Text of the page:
German chemical company Bayer said in a short statement that its executives had met recently with their Monsanto counterparts “to privately discuss a negotiated acquisition” of the specialist in genetically modified crop seeds. The takeover would create a giant seed and farm chemical company with a strong footprint in the U.S., Europe and Asia, combining two businesses with complementary geographical focus.
While Monsanto investors welcomed the news and the stock price increased by 4%, Bayer shares fell by over 8%. So the question arises how risky would this acquisition be for Bayer and what impact it would have on the company’s image. The Monsanto Company has been reeling due to the weight of protests, bad press, and backfiring technology, including damage caused by superpests and superweeds, in recent years, as well as the spring 2015 WHO declaration that glyphosate is a probable human carcinogen.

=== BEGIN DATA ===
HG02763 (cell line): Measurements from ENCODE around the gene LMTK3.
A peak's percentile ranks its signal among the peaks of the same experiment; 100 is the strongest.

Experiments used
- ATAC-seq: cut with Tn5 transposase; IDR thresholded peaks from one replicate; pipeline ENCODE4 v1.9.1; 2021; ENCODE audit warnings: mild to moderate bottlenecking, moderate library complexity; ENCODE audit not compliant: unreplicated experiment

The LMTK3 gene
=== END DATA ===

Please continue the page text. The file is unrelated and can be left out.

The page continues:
On May 21, 2016, in hundreds of cities around the globe, the famous March against Monsanto protests will take place again. It is an international grassroots movement and protest against Monsanto corporation who is specialized in producing genetically modified organism. The first demonstrations against Monsanto took place on May 25, 2013, in between 330 and 436 cities around the world with up to two million participants and has become yearly ever since. If Bayer takes over Monsanto will the crowd be demonstrating against the new company? Will there be a March against Bayer next year?
Additionally the bid would likely be above Monsanto’s current market valuation of $42 billion, making it the largest-ever German takeover of a foreign company. The question is if the antitrust authorities at the U.S. Department of Justice and the European Commission will approve the creation of such a huge and powerful company.
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